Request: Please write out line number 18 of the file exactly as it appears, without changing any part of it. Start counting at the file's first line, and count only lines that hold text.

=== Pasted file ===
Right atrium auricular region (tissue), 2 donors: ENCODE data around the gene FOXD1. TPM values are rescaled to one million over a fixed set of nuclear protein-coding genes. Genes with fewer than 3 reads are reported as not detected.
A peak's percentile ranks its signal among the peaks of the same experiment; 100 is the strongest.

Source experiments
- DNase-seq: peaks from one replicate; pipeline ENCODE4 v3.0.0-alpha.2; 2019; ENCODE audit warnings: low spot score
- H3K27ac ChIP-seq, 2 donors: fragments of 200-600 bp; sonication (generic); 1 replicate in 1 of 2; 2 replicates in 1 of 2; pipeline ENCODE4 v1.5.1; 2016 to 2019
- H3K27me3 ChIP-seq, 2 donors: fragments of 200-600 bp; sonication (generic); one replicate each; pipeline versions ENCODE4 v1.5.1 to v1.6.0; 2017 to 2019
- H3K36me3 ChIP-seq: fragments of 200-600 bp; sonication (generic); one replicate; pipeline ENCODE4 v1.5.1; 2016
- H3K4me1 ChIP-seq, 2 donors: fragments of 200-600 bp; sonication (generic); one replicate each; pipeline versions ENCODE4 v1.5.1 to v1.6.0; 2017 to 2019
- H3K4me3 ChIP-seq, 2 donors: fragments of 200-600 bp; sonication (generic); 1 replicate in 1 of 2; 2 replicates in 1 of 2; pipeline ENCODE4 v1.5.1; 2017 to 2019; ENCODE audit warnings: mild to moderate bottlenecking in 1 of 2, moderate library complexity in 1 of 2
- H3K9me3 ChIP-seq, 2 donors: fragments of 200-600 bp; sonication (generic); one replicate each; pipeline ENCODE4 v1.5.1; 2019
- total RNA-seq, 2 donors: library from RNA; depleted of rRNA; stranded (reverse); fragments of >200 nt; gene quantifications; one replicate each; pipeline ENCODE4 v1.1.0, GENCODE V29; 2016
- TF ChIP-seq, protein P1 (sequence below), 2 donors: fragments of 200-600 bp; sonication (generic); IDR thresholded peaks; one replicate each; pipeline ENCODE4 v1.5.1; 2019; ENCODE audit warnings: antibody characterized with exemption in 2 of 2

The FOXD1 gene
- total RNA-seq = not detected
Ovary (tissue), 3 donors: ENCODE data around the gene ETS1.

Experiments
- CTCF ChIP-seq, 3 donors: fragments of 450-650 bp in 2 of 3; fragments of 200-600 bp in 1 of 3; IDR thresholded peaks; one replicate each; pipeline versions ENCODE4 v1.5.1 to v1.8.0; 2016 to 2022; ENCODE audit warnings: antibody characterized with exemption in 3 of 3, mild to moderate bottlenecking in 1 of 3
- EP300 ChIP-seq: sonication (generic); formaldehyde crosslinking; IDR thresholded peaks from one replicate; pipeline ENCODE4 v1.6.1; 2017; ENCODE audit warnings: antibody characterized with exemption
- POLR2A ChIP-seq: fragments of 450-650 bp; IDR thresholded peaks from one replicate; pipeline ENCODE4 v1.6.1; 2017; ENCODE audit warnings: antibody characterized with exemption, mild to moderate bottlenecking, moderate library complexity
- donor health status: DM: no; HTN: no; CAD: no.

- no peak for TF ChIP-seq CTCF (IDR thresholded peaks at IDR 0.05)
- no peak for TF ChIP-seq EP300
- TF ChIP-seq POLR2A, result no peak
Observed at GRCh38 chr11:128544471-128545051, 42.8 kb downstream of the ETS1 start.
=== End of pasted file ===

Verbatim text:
- EP300 ChIP-seq: sonication (generic); formaldehyde crosslinking; IDR thresholded peaks from one replicate; pipeline ENCODE4 v1.6.1; 2017; ENCODE audit warnings: antibody characterized with exemption